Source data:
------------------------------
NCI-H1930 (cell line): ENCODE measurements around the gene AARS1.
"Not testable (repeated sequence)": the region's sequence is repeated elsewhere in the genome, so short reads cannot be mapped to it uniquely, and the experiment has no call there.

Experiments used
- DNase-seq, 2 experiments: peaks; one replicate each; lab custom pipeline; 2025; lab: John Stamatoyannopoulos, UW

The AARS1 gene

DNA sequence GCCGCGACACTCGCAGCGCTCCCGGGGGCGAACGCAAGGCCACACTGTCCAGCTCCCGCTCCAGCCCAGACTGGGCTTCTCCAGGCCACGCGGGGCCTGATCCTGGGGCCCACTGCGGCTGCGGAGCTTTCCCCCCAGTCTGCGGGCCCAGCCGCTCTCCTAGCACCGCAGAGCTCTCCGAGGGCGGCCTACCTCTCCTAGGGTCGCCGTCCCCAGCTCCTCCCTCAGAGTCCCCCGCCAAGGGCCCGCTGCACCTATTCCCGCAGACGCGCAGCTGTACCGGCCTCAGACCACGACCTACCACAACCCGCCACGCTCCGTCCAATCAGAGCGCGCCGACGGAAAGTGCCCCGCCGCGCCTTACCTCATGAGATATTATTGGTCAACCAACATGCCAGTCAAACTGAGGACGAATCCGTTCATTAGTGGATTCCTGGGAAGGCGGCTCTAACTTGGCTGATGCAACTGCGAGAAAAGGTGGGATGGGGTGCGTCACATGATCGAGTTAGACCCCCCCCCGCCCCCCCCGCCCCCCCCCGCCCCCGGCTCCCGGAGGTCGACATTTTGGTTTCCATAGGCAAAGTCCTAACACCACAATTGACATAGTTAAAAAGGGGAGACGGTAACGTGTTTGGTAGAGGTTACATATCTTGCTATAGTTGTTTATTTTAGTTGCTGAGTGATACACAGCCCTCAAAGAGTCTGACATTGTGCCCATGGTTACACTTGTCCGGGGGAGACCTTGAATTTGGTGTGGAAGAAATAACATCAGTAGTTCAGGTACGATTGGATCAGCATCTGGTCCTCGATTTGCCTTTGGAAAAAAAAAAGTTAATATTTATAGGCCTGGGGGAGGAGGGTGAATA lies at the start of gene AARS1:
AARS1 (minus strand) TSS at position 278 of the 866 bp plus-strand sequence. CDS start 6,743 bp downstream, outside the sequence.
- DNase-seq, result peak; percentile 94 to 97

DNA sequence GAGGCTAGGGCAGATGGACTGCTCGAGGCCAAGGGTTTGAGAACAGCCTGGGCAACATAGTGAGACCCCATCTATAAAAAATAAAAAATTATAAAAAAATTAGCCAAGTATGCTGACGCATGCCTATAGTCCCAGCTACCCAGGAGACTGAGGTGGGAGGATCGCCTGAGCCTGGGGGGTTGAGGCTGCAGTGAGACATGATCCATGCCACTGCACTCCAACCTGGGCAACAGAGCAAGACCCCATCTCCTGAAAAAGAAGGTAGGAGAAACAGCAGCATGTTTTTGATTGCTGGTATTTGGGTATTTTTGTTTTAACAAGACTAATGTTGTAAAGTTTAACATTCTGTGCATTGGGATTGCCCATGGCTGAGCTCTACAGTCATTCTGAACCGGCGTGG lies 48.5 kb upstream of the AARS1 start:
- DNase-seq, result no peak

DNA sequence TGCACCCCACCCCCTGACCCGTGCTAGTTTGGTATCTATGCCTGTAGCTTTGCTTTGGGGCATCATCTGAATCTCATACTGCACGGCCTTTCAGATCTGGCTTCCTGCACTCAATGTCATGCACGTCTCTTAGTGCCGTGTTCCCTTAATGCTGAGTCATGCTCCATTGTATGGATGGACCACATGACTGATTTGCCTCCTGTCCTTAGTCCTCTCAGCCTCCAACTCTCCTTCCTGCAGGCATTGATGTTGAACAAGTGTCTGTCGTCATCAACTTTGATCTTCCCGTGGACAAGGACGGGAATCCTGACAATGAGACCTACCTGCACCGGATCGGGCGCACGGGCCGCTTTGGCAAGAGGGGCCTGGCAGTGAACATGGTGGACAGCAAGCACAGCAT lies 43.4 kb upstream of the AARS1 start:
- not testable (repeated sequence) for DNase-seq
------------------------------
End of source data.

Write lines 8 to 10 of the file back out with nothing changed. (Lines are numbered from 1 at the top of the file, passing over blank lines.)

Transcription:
- DNase-seq, result peak; percentile 94 to 97

DNA sequence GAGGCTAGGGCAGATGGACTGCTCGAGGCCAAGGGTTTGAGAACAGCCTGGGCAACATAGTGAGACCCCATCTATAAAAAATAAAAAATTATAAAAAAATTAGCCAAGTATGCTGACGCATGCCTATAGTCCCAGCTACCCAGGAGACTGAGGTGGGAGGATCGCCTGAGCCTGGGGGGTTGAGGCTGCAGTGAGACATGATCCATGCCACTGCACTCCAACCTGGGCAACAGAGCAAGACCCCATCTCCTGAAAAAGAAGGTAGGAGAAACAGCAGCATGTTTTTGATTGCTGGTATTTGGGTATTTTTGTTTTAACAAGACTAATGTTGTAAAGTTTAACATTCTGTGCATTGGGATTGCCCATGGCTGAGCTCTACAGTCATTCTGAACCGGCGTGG lies 48.5 kb upstream of the AARS1 start:
- DNase-seq, result no peak